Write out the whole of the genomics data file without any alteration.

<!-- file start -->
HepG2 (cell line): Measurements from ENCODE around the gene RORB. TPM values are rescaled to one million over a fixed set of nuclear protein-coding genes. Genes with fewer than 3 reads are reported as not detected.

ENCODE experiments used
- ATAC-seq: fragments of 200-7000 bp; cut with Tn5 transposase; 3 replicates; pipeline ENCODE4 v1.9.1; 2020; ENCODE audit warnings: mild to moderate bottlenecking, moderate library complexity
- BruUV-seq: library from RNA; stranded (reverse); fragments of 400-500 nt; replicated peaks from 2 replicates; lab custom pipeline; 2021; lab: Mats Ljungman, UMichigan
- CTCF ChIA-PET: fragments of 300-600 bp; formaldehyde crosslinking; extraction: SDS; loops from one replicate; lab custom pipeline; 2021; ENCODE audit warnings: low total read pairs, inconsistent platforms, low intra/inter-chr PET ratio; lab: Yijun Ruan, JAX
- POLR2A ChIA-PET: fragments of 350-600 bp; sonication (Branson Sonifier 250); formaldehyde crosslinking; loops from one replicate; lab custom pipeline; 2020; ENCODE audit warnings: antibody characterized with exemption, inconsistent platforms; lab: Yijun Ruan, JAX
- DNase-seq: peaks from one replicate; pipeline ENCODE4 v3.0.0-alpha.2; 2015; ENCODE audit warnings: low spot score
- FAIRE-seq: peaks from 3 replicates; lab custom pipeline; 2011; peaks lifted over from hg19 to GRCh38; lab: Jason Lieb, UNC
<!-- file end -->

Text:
HepG2 (cell line): Measurements from ENCODE around the gene RORB. TPM values are rescaled to one million over a fixed set of nuclear protein-coding genes. Genes with fewer than 3 reads are reported as not detected.

ENCODE experiments used
- ATAC-seq: fragments of 200-7000 bp; cut with Tn5 transposase; 3 replicates; pipeline ENCODE4 v1.9.1; 2020; ENCODE audit warnings: mild to moderate bottlenecking, moderate library complexity
- BruUV-seq: library from RNA; stranded (reverse); fragments of 400-500 nt; replicated peaks from 2 replicates; lab custom pipeline; 2021; lab: Mats Ljungman, UMichigan
- CTCF ChIA-PET: fragments of 300-600 bp; formaldehyde crosslinking; extraction: SDS; loops from one replicate; lab custom pipeline; 2021; ENCODE audit warnings: low total read pairs, inconsistent platforms, low intra/inter-chr PET ratio; lab: Yijun Ruan, JAX
- POLR2A ChIA-PET: fragments of 350-600 bp; sonication (Branson Sonifier 250); formaldehyde crosslinking; loops from one replicate; lab custom pipeline; 2020; ENCODE audit warnings: antibody characterized with exemption, inconsistent platforms; lab: Yijun Ruan, JAX
- DNase-seq: peaks from one replicate; pipeline ENCODE4 v3.0.0-alpha.2; 2015; ENCODE audit warnings: low spot score
- FAIRE-seq: peaks from 3 replicates; lab custom pipeline; 2011; peaks lifted over from hg19 to GRCh38; lab: Jason Lieb, UNC